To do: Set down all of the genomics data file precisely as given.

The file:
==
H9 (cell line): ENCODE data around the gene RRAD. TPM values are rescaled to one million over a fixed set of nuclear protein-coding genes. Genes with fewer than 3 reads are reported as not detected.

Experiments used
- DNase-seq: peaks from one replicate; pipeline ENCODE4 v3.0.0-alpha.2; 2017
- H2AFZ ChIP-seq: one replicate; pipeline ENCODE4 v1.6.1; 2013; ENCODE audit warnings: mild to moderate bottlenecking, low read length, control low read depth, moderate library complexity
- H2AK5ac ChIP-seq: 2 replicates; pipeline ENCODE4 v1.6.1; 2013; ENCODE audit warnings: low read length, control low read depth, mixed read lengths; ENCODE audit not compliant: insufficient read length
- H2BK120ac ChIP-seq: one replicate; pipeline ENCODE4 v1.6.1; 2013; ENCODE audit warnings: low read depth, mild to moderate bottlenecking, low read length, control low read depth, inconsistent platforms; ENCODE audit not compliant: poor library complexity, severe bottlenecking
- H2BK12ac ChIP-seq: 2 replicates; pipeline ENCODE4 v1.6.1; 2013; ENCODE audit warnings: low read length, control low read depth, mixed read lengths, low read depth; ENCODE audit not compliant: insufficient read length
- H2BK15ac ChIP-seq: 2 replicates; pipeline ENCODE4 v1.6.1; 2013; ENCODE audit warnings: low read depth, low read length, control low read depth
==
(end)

H9 (cell line): ENCODE data around the gene RRAD. TPM values are rescaled to one million over a fixed set of nuclear protein-coding genes. Genes with fewer than 3 reads are reported as not detected.

Experiments used
- DNase-seq: peaks from one replicate; pipeline ENCODE4 v3.0.0-alpha.2; 2017
- H2AFZ ChIP-seq: one replicate; pipeline ENCODE4 v1.6.1; 2013; ENCODE audit warnings: mild to moderate bottlenecking, low read length, control low read depth, moderate library complexity
- H2AK5ac ChIP-seq: 2 replicates; pipeline ENCODE4 v1.6.1; 2013; ENCODE audit warnings: low read length, control low read depth, mixed read lengths; ENCODE audit not compliant: insufficient read length
- H2BK120ac ChIP-seq: one replicate; pipeline ENCODE4 v1.6.1; 2013; ENCODE audit warnings: low read depth, mild to moderate bottlenecking, low read length, control low read depth, inconsistent platforms; ENCODE audit not compliant: poor library complexity, severe bottlenecking
- H2BK12ac ChIP-seq: 2 replicates; pipeline ENCODE4 v1.6.1; 2013; ENCODE audit warnings: low read length, control low read depth, mixed read lengths, low read depth; ENCODE audit not compliant: insufficient read length
- H2BK15ac ChIP-seq: 2 replicates; pipeline ENCODE4 v1.6.1; 2013; ENCODE audit warnings: low read depth, low read length, control low read depth